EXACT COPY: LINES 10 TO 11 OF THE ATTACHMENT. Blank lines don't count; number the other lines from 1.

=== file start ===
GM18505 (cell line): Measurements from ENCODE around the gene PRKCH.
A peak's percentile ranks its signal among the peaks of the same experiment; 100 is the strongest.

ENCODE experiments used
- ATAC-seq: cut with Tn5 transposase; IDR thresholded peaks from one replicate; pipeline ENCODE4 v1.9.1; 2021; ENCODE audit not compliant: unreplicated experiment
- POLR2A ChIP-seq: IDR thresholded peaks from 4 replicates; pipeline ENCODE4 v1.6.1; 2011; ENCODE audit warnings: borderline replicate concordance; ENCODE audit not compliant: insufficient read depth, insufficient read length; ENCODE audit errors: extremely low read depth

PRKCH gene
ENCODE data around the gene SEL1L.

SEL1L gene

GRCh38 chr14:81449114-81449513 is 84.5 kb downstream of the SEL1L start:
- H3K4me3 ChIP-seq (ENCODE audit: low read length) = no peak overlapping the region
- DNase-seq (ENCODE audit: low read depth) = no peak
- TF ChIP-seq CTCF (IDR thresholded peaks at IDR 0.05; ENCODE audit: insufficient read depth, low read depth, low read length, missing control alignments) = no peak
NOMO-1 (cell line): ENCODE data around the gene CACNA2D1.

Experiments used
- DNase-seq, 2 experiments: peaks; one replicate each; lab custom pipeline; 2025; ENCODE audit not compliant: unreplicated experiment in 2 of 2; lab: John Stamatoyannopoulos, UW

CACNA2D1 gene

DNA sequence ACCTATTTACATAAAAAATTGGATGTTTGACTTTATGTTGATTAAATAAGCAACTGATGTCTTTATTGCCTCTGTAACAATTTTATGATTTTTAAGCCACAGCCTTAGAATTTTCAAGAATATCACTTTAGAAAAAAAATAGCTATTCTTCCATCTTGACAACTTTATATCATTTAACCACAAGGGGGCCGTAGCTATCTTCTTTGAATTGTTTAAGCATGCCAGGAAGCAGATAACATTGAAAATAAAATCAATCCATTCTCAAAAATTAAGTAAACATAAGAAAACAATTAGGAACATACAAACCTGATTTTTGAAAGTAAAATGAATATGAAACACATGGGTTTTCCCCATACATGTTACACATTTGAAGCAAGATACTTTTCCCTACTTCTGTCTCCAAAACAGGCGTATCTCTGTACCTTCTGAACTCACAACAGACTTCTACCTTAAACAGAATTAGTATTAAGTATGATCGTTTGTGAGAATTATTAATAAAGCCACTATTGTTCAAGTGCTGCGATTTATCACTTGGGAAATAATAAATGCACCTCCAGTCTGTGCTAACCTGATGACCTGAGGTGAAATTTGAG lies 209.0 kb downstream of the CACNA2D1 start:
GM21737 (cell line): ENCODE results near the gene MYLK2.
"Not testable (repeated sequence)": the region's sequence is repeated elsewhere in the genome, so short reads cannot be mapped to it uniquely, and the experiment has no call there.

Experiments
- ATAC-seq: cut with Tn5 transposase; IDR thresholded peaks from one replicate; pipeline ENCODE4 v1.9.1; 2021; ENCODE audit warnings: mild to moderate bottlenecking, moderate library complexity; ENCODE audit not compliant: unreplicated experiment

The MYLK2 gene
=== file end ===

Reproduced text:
- H3K4me3 ChIP-seq (ENCODE audit: low read length) = no peak overlapping the region
- DNase-seq (ENCODE audit: low read depth) = no peak